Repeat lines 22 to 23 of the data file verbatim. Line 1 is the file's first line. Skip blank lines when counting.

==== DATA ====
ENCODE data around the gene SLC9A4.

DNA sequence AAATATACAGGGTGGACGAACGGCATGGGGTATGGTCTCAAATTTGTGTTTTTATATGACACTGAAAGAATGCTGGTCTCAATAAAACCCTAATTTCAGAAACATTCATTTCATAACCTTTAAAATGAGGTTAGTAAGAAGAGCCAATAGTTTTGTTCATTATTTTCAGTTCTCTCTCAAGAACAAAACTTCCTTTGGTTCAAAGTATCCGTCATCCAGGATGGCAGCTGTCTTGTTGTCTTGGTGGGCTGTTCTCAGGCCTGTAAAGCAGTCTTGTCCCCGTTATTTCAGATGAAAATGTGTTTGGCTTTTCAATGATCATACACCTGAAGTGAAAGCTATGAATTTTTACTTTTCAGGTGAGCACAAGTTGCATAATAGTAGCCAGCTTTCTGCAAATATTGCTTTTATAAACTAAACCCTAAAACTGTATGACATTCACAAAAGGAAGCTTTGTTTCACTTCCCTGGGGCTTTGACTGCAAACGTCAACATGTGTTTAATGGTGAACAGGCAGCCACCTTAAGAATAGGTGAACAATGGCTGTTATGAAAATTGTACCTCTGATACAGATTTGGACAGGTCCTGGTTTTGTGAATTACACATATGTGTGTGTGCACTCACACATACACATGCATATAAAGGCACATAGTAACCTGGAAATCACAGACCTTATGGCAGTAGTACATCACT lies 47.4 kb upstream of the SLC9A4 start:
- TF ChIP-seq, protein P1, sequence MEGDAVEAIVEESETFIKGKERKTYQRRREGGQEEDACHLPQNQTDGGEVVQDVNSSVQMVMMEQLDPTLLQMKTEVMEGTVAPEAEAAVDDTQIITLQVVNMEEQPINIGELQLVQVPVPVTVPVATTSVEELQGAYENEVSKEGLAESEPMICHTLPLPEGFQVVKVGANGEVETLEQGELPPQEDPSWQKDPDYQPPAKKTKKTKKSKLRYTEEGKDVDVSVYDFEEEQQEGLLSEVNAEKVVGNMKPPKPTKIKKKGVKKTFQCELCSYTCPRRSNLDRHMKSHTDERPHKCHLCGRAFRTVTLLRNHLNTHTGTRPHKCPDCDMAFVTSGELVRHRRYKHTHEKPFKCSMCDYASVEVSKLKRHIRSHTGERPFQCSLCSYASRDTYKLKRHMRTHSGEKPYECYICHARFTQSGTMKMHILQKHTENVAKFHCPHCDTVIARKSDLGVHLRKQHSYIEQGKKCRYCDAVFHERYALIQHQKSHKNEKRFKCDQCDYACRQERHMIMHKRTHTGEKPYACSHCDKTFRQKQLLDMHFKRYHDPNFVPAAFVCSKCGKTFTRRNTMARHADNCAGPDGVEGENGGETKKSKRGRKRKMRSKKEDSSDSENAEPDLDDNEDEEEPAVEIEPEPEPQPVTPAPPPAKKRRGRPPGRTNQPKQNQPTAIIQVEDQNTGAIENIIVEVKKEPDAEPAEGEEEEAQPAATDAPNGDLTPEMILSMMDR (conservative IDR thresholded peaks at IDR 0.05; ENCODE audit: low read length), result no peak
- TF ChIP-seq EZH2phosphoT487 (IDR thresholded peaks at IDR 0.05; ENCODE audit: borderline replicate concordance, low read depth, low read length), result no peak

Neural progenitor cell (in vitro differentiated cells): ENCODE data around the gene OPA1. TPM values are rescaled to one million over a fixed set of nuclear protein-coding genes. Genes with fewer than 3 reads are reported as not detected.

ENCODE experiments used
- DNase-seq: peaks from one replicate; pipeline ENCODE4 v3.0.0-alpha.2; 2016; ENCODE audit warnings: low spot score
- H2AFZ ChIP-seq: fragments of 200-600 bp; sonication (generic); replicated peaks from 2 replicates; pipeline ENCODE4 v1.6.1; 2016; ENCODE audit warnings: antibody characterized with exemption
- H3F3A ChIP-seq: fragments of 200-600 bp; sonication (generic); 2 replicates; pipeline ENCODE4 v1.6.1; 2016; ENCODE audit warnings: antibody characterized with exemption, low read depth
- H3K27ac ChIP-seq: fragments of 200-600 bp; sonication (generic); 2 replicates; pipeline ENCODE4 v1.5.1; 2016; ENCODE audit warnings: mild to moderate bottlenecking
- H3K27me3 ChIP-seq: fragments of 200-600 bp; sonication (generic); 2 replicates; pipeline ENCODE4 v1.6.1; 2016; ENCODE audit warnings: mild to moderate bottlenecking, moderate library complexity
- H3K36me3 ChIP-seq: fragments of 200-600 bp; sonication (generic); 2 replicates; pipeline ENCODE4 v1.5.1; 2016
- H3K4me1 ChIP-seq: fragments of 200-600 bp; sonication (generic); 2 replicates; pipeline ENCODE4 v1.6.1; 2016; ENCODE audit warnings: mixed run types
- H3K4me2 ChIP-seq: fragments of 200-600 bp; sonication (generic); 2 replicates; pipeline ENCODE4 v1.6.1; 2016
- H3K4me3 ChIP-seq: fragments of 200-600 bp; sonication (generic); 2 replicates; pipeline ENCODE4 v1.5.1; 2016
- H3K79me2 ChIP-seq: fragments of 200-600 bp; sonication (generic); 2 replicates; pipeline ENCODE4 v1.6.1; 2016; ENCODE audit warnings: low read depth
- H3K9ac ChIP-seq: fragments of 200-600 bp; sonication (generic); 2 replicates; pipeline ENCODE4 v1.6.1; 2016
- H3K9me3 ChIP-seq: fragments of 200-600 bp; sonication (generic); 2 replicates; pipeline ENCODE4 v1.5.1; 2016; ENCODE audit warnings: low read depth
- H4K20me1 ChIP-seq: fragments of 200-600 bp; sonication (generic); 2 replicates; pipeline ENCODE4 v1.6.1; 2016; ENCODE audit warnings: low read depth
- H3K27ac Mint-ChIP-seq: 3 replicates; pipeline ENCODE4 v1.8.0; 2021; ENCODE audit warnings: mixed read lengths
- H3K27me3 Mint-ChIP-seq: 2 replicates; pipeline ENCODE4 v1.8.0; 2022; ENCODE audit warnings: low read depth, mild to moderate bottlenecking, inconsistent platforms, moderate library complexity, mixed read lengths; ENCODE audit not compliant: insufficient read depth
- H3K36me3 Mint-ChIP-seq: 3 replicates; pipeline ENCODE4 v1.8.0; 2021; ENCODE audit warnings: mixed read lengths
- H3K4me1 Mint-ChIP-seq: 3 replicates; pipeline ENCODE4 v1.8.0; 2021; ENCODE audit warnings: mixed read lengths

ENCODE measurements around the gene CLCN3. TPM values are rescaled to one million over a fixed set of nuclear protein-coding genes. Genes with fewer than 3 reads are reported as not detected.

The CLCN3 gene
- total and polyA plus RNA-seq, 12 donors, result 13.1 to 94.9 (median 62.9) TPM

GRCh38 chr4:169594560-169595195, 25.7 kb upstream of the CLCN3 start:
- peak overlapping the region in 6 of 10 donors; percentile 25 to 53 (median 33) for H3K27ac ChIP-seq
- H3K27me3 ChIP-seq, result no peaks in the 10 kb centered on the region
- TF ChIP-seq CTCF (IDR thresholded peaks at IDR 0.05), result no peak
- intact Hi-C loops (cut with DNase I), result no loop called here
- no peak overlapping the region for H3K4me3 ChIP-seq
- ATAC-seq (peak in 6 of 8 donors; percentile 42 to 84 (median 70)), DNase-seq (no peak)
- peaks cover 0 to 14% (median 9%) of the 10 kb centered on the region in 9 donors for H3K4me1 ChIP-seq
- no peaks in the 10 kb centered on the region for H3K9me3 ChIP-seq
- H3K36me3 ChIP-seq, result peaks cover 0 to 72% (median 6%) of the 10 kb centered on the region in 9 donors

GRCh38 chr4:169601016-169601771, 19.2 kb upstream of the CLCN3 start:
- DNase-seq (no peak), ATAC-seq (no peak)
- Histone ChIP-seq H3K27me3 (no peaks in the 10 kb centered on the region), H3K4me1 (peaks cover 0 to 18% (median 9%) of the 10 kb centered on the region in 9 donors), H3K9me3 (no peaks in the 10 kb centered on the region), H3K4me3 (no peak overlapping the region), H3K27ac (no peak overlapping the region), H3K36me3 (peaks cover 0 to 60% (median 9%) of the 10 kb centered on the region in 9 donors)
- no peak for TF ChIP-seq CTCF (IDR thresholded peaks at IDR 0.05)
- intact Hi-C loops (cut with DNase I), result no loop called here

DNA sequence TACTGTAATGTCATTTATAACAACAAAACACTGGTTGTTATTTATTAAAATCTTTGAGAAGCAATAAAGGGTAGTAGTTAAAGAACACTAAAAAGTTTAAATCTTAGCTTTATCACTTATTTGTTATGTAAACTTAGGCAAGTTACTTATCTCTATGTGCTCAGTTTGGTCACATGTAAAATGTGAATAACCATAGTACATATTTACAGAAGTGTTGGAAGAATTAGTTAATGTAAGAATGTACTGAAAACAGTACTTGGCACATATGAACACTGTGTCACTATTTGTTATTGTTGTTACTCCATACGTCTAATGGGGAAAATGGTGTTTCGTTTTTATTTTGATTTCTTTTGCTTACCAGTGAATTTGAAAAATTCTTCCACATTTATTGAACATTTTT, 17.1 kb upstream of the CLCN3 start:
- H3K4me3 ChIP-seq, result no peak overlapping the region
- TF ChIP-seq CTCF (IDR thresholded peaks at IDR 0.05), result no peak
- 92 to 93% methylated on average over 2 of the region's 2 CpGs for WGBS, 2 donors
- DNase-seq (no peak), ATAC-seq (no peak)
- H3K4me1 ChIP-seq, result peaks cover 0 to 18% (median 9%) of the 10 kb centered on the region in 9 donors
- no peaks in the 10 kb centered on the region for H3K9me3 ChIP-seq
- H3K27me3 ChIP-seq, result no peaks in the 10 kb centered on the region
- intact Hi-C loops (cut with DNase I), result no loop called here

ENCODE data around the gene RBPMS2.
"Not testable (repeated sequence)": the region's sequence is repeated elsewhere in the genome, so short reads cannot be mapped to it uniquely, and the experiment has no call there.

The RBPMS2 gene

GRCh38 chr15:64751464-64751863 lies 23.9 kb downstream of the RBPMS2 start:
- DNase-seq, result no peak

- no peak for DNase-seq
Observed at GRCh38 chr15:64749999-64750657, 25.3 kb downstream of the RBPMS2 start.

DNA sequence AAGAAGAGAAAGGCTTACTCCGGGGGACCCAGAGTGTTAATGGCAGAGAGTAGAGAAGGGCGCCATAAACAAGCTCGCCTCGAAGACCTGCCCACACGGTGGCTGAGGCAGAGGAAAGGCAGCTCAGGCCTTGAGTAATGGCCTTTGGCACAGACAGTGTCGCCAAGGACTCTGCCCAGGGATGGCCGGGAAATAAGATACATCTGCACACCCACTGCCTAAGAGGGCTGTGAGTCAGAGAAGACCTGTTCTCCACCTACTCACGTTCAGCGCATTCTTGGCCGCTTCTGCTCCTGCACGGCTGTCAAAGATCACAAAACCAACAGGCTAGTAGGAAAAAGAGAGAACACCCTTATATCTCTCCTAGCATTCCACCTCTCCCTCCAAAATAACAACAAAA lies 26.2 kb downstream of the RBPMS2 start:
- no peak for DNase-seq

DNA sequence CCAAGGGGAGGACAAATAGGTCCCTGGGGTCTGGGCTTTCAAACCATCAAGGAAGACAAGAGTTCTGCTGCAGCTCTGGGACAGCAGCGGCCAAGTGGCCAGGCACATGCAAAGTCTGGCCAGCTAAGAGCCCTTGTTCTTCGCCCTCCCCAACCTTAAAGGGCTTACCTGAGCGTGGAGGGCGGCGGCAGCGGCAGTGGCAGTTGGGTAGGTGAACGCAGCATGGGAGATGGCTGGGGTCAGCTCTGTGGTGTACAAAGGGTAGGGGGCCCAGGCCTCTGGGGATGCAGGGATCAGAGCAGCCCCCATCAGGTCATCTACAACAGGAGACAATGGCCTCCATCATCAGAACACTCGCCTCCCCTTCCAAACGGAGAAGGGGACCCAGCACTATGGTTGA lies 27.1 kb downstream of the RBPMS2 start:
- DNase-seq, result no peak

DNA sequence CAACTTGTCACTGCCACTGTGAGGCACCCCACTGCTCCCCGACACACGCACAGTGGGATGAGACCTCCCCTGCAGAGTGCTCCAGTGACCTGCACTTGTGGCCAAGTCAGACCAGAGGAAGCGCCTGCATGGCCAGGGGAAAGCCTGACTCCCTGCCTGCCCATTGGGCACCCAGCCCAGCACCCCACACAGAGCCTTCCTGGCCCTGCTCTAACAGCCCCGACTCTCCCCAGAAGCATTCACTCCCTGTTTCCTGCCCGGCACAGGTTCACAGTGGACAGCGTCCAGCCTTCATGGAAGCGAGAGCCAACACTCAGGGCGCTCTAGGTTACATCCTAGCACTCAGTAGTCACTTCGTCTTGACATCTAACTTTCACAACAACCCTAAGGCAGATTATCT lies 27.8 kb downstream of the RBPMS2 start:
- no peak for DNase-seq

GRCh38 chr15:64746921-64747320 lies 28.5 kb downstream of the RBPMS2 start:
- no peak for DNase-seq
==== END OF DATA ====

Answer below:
- H3K36me3 Mint-ChIP-seq: 3 replicates; pipeline ENCODE4 v1.8.0; 2021; ENCODE audit warnings: mixed read lengths
- H3K4me1 Mint-ChIP-seq: 3 replicates; pipeline ENCODE4 v1.8.0; 2021; ENCODE audit warnings: mixed read lengths